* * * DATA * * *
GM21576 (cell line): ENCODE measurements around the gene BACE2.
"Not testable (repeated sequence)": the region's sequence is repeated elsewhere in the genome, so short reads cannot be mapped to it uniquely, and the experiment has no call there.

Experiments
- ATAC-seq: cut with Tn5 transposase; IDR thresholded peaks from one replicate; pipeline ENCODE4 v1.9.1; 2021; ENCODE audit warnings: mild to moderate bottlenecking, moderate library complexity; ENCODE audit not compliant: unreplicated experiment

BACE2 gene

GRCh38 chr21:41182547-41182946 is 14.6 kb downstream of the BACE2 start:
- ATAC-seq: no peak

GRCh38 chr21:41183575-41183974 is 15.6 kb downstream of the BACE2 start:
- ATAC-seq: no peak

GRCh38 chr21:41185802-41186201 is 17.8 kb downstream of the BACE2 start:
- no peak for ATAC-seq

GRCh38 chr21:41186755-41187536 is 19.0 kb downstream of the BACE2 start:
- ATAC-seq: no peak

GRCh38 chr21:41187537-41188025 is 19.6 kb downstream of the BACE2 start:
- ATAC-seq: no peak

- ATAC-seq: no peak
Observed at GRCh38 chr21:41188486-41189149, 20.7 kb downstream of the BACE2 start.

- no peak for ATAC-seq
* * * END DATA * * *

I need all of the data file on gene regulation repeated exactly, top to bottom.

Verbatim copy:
GM21576 (cell line): ENCODE measurements around the gene BACE2.
"Not testable (repeated sequence)": the region's sequence is repeated elsewhere in the genome, so short reads cannot be mapped to it uniquely, and the experiment has no call there.

Experiments
- ATAC-seq: cut with Tn5 transposase; IDR thresholded peaks from one replicate; pipeline ENCODE4 v1.9.1; 2021; ENCODE audit warnings: mild to moderate bottlenecking, moderate library complexity; ENCODE audit not compliant: unreplicated experiment

BACE2 gene

GRCh38 chr21:41182547-41182946 is 14.6 kb downstream of the BACE2 start:
- ATAC-seq: no peak

GRCh38 chr21:41183575-41183974 is 15.6 kb downstream of the BACE2 start:
- ATAC-seq: no peak

GRCh38 chr21:41185802-41186201 is 17.8 kb downstream of the BACE2 start:
- no peak for ATAC-seq

GRCh38 chr21:41186755-41187536 is 19.0 kb downstream of the BACE2 start:
- ATAC-seq: no peak

GRCh38 chr21:41187537-41188025 is 19.6 kb downstream of the BACE2 start:
- ATAC-seq: no peak

- ATAC-seq: no peak
Observed at GRCh38 chr21:41188486-41189149, 20.7 kb downstream of the BACE2 start.

- no peak for ATAC-seq